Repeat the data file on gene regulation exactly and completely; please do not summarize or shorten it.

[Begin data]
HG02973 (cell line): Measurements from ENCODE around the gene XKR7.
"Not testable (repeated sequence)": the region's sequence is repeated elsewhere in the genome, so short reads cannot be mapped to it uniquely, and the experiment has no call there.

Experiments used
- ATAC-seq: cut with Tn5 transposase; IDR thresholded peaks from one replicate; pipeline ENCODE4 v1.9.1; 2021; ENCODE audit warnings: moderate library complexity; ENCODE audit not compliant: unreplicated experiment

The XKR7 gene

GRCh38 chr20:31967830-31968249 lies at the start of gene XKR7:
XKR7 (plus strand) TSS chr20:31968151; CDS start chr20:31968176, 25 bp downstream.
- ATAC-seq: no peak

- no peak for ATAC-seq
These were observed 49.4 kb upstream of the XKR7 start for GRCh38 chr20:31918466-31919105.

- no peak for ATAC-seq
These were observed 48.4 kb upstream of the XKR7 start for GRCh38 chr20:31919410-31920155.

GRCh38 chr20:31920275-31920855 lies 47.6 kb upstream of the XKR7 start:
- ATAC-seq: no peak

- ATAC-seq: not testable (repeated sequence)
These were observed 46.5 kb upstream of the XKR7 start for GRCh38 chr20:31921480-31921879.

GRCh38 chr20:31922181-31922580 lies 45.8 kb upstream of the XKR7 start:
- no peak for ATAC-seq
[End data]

HG02973 (cell line): Measurements from ENCODE around the gene XKR7.
"Not testable (repeated sequence)": the region's sequence is repeated elsewhere in the genome, so short reads cannot be mapped to it uniquely, and the experiment has no call there.

Experiments used
- ATAC-seq: cut with Tn5 transposase; IDR thresholded peaks from one replicate; pipeline ENCODE4 v1.9.1; 2021; ENCODE audit warnings: moderate library complexity; ENCODE audit not compliant: unreplicated experiment

The XKR7 gene

GRCh38 chr20:31967830-31968249 lies at the start of gene XKR7:
XKR7 (plus strand) TSS chr20:31968151; CDS start chr20:31968176, 25 bp downstream.
- ATAC-seq: no peak

- no peak for ATAC-seq
These were observed 49.4 kb upstream of the XKR7 start for GRCh38 chr20:31918466-31919105.

- no peak for ATAC-seq
These were observed 48.4 kb upstream of the XKR7 start for GRCh38 chr20:31919410-31920155.

GRCh38 chr20:31920275-31920855 lies 47.6 kb upstream of the XKR7 start:
- ATAC-seq: no peak

- ATAC-seq: not testable (repeated sequence)
These were observed 46.5 kb upstream of the XKR7 start for GRCh38 chr20:31921480-31921879.

GRCh38 chr20:31922181-31922580 lies 45.8 kb upstream of the XKR7 start:
- no peak for ATAC-seq